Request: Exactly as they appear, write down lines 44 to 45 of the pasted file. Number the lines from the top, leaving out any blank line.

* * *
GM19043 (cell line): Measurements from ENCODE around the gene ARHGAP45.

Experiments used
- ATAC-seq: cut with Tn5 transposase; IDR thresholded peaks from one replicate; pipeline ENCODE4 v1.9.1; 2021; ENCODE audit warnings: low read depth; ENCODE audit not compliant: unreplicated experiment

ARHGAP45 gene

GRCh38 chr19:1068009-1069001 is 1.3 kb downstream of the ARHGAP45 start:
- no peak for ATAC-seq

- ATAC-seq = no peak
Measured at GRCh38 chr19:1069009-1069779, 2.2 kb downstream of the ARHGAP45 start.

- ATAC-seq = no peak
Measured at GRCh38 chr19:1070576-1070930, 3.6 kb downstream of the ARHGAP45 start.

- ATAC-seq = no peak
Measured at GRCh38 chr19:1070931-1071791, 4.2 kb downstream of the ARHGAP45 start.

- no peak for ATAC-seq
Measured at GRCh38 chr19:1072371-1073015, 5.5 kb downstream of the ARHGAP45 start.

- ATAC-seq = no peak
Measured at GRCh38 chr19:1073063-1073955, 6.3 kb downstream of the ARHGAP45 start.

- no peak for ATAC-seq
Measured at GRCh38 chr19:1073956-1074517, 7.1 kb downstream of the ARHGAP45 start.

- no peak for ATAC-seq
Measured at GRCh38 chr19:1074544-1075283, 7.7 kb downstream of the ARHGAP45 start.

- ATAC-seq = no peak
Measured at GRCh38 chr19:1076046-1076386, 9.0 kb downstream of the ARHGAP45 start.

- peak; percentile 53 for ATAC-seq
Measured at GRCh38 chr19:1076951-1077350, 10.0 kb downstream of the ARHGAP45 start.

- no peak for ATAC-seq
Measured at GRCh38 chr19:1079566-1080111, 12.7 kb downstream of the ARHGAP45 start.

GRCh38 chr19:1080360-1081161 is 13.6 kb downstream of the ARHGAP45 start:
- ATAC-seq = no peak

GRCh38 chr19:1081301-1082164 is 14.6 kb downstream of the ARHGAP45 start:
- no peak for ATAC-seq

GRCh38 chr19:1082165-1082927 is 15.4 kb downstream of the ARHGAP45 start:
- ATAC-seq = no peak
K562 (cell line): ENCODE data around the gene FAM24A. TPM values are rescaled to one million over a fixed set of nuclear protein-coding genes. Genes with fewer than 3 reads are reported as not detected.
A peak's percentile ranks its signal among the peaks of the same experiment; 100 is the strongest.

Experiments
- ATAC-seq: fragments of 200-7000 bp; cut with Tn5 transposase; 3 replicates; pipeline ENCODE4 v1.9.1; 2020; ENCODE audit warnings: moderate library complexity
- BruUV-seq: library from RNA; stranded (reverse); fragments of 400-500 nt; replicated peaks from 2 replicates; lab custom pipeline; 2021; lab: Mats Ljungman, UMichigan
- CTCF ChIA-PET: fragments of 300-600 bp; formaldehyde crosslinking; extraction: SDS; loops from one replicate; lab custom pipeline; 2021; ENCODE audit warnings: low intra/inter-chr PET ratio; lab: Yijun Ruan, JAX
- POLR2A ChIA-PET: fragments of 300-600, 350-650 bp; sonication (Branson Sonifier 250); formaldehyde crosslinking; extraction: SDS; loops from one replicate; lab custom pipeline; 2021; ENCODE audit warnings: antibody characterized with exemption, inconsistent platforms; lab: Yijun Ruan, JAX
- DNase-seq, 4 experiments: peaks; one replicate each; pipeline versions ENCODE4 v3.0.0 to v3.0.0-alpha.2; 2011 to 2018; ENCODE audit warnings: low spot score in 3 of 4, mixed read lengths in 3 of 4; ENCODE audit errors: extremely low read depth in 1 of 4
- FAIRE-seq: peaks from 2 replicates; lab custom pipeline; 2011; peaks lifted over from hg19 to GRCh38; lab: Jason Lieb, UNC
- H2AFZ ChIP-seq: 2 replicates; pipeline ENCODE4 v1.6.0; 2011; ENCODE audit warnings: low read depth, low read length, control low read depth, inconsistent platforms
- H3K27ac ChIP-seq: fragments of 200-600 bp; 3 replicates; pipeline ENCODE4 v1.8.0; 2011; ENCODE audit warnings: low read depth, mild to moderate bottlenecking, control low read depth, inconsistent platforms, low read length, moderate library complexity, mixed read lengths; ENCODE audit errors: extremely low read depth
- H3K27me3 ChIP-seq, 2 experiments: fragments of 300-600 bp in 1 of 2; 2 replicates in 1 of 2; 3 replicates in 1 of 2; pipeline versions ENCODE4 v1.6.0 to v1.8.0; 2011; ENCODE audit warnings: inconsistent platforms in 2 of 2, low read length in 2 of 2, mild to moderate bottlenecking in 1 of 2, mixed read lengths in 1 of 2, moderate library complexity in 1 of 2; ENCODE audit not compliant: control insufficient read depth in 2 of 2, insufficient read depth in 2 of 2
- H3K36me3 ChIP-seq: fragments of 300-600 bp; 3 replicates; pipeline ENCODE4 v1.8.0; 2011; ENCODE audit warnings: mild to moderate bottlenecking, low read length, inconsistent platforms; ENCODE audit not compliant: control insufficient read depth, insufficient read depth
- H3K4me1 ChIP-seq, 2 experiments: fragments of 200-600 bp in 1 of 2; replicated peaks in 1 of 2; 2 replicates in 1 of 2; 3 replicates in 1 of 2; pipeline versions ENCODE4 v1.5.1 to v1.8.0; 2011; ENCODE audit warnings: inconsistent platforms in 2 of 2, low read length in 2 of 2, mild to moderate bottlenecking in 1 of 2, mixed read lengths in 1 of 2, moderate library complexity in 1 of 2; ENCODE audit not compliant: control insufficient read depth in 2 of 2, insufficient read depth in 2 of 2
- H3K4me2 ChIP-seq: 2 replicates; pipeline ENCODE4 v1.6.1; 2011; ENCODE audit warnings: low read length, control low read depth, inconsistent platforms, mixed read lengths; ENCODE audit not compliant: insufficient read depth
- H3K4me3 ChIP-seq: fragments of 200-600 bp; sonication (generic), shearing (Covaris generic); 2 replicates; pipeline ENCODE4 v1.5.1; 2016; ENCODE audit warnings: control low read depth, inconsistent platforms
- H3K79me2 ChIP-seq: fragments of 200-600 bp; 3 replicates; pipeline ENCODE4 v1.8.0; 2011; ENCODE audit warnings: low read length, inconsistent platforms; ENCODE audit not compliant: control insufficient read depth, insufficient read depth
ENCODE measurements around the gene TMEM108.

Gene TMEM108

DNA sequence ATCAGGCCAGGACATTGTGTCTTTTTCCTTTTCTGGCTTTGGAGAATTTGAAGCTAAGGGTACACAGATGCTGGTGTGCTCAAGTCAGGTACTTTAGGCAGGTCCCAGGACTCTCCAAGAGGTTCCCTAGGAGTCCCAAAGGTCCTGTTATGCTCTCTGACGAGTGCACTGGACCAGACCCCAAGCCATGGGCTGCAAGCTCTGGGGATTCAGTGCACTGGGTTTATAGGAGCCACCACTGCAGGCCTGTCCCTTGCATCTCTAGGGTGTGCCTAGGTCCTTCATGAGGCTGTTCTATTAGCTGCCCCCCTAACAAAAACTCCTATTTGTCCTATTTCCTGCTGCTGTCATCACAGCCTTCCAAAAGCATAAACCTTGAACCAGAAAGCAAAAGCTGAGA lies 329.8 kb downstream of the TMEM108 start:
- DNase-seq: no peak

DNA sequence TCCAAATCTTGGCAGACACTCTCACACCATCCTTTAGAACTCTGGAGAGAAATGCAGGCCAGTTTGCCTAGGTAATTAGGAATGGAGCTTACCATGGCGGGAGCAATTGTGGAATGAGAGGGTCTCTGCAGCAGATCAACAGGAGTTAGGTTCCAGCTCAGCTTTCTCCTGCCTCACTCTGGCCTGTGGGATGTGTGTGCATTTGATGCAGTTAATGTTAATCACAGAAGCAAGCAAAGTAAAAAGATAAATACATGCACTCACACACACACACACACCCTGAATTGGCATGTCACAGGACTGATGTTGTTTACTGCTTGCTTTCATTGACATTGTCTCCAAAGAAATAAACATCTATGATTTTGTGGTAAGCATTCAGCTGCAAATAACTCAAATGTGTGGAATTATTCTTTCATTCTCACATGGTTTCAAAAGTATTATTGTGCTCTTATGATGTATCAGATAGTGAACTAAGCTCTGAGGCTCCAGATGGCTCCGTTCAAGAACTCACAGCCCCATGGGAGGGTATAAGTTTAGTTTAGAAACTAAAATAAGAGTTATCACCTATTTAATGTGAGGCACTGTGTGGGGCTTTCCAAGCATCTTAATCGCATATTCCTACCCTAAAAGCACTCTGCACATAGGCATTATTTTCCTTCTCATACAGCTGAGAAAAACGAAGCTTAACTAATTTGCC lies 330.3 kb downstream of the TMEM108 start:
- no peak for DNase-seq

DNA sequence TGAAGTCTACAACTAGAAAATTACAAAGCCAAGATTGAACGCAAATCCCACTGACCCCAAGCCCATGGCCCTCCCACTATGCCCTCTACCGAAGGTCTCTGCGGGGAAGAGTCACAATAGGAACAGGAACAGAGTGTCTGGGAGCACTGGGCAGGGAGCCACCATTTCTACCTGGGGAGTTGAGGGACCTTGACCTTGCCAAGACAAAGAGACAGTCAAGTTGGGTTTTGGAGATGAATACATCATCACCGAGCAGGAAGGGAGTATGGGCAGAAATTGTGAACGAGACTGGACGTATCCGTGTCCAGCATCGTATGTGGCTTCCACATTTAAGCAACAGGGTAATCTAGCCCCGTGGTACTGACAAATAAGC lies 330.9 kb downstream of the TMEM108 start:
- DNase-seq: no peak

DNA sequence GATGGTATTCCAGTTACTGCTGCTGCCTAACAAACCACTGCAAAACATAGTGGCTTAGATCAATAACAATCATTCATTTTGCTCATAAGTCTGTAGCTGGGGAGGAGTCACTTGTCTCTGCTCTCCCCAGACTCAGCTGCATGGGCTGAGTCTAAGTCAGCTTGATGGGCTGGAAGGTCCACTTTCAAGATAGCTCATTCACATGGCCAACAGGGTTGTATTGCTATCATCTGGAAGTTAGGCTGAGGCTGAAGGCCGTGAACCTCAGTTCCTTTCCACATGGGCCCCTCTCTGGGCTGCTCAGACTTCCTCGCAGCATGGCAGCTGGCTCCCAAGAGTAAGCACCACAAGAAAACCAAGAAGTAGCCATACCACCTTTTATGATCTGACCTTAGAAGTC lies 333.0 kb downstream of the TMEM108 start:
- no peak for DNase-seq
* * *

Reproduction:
- H3K27me3 ChIP-seq, 2 experiments: fragments of 300-600 bp in 1 of 2; 2 replicates in 1 of 2; 3 replicates in 1 of 2; pipeline versions ENCODE4 v1.6.0 to v1.8.0; 2011; ENCODE audit warnings: inconsistent platforms in 2 of 2, low read length in 2 of 2, mild to moderate bottlenecking in 1 of 2, mixed read lengths in 1 of 2, moderate library complexity in 1 of 2; ENCODE audit not compliant: control insufficient read depth in 2 of 2, insufficient read depth in 2 of 2
- H3K36me3 ChIP-seq: fragments of 300-600 bp; 3 replicates; pipeline ENCODE4 v1.8.0; 2011; ENCODE audit warnings: mild to moderate bottlenecking, low read length, inconsistent platforms; ENCODE audit not compliant: control insufficient read depth, insufficient read depth